nor feed on the spectres in books,
You shall not look through my eyes either, nor take
things from me,
You shall listen to all sides and filter them from yourself.
The librettist W.S.Gilbert makes the same point in a more humorous way. In the Gilbert and Sullivan operetta ‘HMS Pinafore’ Sir Joseph Porter sings:
I grew so rich that I was sent
By a pocket borough into Parliament.
I always voted at my party’s call,
And I never thought of thinking for myself at all.
I thought so little, they rewarded me
By making me the Ruler of the Queen’s Navee!
All these quotations are saying the same thing: make up your own mind. Hazlitt and Whitman say explicitly: stop looking for it in books; it is in yourself that you look. Inform yourself and filter things from yourself. However, Gilbert is making the point that not thinking for yourself will help you to get on in the world. This is classically true in the Church.
I don’t feel the need for others, humble or exalted, to believe what I do. I am perfectly comfortable that where I am is right for me and I don’t feel the need to convince anyone else to agree with me. I believe, however, that what I now hold makes some other people uncomfortable. One friend has told another friend that I should not publish my views; I should keep them to myself. Another good friend, a priest, was careful to tell me that Anthony Flew, the philosopher, a long time atheist now believes in God again. The implication that I took from what he said was: ‘if a man as eminent in philosophy as Flew has changed his mind maybe you will too.’ Maybe I will or maybe I won’t. I discovered however that Flew while affirming his belief in God says he does not believe in special revelation. It looks to me that he holds a position akin to the 18th century Deists. He says explicitly:’ I still hope and believe there’s no possibility of an afterlife.’ Yet another friend, a clergyman, told me that Alister McGrath, a former science professor turned theologian had answered the arguments of Richard Dawkins, the atheist geneticist. In these instances I should have said: ‘Don’t mind Flew, don’t mind Mc Grath, what do you think?’ I didn’t, but I will the next time! It is human for us to want other people to agree with us, especially people considered authorities, but it is unwise to abdicate to them, no matter how learned or authoritative, decisions on matters that are within our own competence to decide. People who swallowed Marx and Freud hook, line and sinker nowadays have reason to believe that they should have been a little more discerning themselves!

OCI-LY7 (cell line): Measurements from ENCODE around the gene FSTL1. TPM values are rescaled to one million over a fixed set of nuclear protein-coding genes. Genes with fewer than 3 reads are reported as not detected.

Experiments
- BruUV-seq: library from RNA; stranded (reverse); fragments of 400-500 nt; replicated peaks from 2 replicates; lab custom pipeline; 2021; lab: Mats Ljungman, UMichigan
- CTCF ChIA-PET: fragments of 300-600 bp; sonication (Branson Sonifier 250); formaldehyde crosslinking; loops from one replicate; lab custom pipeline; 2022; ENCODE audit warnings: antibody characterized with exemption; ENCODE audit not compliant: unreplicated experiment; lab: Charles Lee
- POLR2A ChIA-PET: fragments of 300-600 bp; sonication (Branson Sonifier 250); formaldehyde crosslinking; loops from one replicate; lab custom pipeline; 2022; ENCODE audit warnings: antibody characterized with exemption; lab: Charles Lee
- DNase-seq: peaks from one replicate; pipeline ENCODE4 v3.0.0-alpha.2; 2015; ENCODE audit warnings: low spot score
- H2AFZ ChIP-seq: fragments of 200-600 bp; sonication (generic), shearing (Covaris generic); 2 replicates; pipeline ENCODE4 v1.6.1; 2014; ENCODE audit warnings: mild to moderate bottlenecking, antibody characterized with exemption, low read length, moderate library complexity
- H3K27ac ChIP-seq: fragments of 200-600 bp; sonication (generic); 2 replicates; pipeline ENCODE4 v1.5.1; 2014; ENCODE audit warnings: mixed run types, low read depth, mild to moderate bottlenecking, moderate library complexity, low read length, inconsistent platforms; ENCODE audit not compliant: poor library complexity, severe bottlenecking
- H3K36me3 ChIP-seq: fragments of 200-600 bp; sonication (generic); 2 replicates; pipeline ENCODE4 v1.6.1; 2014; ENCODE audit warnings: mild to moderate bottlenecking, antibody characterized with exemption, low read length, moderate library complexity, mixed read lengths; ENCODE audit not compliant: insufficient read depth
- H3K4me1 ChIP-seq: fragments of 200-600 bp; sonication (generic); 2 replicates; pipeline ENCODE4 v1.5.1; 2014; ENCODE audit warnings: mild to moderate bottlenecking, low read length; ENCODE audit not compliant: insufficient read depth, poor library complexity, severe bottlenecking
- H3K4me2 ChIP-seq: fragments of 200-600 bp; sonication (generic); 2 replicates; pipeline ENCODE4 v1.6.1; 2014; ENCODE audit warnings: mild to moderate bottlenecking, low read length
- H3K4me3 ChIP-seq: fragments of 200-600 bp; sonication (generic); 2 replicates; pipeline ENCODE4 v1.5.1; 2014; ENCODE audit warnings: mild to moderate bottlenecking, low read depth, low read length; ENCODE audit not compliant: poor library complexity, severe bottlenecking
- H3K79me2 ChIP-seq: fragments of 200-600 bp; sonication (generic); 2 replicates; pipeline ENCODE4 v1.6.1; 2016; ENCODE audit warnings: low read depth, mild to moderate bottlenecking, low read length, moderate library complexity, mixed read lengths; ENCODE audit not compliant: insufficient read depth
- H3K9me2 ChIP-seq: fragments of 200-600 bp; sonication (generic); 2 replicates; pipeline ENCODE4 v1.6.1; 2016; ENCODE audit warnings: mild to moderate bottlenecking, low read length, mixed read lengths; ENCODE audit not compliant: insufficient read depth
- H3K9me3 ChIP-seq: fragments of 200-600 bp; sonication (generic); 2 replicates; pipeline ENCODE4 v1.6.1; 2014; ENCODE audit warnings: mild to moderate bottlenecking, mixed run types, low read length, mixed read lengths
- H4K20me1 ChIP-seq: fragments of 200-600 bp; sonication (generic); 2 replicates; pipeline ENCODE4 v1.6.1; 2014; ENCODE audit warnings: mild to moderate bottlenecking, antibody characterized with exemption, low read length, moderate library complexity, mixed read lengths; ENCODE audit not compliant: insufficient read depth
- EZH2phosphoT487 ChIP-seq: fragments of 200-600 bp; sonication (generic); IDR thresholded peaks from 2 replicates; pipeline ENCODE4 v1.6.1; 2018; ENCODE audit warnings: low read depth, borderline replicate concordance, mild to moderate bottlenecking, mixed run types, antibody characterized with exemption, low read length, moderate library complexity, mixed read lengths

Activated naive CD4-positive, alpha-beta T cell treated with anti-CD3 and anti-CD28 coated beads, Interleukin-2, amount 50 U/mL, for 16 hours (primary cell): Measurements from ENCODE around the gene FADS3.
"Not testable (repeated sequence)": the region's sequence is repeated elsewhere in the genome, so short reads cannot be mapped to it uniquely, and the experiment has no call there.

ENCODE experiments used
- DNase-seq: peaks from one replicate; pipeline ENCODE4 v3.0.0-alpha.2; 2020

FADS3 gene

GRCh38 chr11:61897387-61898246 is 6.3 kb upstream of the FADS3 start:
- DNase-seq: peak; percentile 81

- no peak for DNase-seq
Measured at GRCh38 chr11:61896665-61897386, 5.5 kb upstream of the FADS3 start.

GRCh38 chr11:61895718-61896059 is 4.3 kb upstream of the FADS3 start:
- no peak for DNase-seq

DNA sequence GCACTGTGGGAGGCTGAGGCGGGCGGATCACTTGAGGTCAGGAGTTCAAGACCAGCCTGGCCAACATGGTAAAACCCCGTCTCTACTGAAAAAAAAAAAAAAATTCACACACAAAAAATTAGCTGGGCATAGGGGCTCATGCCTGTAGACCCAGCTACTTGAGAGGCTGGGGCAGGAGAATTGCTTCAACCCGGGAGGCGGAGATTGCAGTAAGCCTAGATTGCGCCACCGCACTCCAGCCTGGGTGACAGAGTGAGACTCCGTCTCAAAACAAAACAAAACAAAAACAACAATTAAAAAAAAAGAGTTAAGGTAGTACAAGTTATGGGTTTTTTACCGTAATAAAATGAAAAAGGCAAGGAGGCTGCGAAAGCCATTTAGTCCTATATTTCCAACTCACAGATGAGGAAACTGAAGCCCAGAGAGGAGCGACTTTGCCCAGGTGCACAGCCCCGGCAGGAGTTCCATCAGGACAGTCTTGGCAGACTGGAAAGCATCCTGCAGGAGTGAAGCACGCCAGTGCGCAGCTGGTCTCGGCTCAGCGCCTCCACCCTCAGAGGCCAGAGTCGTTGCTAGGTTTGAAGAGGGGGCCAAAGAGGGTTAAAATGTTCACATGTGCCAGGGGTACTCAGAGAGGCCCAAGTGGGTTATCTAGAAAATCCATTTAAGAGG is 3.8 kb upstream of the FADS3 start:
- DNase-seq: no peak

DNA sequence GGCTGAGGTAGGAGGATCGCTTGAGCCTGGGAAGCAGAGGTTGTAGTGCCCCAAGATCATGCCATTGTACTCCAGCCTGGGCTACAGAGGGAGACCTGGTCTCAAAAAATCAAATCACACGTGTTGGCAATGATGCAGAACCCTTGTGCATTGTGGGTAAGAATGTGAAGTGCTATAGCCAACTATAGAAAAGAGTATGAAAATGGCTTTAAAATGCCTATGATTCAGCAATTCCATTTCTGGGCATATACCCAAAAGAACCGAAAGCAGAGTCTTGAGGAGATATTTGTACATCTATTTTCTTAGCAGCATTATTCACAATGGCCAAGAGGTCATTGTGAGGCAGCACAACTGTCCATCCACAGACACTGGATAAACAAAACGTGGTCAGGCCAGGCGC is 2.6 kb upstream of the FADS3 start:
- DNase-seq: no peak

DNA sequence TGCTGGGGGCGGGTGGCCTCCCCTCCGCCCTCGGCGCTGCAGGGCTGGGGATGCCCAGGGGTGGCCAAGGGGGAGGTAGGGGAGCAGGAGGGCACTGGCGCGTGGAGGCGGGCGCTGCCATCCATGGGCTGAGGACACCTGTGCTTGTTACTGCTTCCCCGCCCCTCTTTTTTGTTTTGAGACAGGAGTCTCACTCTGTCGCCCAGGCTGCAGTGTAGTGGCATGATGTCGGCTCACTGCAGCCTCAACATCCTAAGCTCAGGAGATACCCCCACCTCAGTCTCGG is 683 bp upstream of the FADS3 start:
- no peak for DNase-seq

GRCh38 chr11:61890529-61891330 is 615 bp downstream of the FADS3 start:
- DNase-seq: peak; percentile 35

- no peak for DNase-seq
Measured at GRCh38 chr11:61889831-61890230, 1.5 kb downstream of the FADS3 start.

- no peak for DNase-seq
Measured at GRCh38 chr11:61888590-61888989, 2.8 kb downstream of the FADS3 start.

Part 2 to follow